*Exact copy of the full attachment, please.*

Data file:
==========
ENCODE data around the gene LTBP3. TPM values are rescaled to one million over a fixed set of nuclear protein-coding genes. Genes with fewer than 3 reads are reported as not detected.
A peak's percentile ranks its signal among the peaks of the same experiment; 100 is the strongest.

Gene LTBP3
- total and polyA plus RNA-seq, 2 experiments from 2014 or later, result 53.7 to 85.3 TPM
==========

ENCODE data around the gene LTBP3. TPM values are rescaled to one million over a fixed set of nuclear protein-coding genes. Genes with fewer than 3 reads are reported as not detected.
A peak's percentile ranks its signal among the peaks of the same experiment; 100 is the strongest.

Gene LTBP3
- total and polyA plus RNA-seq, 2 experiments from 2014 or later, result 53.7 to 85.3 TPM